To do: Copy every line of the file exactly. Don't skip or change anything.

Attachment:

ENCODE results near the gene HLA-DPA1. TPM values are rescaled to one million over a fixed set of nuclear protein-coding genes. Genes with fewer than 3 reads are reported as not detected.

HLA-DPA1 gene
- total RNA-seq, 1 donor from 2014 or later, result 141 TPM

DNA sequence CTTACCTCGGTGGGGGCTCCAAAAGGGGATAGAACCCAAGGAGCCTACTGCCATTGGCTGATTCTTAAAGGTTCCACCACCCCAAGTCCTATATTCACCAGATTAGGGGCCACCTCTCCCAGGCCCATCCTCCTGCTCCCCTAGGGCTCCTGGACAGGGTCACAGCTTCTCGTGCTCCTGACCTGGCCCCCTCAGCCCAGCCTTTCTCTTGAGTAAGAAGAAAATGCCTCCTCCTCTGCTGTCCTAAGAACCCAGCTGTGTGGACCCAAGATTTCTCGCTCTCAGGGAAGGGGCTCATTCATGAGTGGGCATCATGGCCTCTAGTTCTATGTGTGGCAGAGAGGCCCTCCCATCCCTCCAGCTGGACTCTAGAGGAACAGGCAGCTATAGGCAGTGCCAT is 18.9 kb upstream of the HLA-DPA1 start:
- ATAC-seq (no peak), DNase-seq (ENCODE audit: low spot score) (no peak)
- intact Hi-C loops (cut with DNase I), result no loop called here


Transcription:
ENCODE results near the gene HLA-DPA1. TPM values are rescaled to one million over a fixed set of nuclear protein-coding genes. Genes with fewer than 3 reads are reported as not detected.

HLA-DPA1 gene
- total RNA-seq, 1 donor from 2014 or later, result 141 TPM

DNA sequence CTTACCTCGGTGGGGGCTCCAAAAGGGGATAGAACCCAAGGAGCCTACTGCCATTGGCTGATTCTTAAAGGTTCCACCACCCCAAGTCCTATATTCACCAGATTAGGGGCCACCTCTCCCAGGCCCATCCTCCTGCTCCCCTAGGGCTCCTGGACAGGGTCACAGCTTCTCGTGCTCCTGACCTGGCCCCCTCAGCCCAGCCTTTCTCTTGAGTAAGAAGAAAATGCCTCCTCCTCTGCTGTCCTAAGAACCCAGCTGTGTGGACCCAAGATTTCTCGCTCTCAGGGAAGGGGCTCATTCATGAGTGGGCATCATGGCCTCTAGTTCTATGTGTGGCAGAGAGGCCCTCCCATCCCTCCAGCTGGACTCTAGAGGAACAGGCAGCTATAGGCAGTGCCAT is 18.9 kb upstream of the HLA-DPA1 start:
- ATAC-seq (no peak), DNase-seq (ENCODE audit: low spot score) (no peak)
- intact Hi-C loops (cut with DNase I), result no loop called here